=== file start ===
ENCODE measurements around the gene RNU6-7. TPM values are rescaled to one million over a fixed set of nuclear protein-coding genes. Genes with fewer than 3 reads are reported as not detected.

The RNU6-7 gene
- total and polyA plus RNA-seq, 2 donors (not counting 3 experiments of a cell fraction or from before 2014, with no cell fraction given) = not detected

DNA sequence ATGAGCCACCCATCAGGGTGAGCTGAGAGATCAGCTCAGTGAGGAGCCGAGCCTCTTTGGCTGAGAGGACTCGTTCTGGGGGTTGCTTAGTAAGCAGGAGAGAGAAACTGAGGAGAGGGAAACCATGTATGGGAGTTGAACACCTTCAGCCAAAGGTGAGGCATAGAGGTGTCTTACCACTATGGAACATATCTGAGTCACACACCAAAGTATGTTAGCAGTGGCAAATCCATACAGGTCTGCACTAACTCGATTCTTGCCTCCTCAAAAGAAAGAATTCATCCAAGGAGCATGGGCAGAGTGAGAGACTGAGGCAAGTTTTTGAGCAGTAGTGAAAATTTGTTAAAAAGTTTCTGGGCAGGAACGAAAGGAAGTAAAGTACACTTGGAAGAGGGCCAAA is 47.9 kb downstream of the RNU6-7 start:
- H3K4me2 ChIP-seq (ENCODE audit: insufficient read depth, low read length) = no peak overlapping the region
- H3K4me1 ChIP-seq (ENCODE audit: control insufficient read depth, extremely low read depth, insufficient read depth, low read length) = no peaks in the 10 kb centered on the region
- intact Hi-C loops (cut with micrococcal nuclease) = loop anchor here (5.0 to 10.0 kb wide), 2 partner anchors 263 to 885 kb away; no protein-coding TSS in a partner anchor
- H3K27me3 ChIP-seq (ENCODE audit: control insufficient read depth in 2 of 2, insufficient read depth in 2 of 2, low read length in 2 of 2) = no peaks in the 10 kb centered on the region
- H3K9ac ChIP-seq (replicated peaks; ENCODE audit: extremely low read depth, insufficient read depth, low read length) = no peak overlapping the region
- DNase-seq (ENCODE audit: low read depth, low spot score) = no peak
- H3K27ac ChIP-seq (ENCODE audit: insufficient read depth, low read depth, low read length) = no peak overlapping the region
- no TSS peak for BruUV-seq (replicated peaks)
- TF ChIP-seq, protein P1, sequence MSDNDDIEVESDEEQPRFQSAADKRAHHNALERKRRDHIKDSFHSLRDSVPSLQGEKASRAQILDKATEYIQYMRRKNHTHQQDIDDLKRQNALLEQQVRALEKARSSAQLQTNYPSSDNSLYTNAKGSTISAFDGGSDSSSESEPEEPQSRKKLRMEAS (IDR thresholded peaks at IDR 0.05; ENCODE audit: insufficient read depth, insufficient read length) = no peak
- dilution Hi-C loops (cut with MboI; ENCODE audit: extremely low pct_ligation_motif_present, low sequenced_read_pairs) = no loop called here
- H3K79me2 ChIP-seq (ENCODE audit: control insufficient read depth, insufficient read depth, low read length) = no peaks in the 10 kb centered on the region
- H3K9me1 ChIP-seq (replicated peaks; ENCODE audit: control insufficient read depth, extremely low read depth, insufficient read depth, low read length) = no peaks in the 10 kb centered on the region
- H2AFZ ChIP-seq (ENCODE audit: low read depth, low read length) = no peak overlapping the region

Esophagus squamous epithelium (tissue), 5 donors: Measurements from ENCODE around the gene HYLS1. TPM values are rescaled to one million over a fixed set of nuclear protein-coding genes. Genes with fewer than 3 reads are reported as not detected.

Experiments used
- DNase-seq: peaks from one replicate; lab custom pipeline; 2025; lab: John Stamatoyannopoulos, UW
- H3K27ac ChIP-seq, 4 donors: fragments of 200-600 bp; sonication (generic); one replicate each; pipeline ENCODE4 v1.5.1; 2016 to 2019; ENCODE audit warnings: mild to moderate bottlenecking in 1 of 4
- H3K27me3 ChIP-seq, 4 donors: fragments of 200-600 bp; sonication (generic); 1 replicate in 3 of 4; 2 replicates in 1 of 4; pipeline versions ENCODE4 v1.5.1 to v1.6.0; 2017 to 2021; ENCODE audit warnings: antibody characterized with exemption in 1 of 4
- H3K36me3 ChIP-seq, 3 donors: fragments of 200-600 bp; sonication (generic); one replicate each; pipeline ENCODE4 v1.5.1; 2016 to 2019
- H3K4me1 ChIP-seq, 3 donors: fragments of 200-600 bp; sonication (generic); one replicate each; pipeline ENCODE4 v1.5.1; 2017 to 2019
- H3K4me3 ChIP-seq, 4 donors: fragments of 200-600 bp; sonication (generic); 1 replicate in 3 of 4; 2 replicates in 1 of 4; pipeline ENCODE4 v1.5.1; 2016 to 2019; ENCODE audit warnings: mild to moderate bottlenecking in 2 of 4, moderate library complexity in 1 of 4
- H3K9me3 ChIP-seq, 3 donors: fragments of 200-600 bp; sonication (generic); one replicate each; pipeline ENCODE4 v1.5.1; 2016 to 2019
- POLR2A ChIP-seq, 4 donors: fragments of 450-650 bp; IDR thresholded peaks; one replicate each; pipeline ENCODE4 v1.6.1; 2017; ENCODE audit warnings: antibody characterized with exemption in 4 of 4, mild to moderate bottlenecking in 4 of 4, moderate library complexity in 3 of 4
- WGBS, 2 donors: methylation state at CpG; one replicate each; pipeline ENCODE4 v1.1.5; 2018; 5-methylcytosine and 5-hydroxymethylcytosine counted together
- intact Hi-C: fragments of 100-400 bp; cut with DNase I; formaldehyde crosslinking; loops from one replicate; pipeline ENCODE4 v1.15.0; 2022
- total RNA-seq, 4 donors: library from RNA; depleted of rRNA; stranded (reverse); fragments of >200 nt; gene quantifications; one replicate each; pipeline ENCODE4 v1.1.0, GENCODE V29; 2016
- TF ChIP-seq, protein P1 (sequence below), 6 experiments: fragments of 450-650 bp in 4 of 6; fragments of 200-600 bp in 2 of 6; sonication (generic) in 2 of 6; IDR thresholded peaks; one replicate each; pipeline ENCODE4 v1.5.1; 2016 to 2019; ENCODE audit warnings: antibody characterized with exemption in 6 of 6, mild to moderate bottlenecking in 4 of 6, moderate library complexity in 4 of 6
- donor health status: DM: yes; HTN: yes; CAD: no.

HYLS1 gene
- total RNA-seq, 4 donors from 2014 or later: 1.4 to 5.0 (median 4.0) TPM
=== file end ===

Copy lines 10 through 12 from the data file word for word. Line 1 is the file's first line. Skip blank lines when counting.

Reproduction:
- DNase-seq (ENCODE audit: low read depth, low spot score) = no peak
- H3K27ac ChIP-seq (ENCODE audit: insufficient read depth, low read depth, low read length) = no peak overlapping the region
- no TSS peak for BruUV-seq (replicated peaks)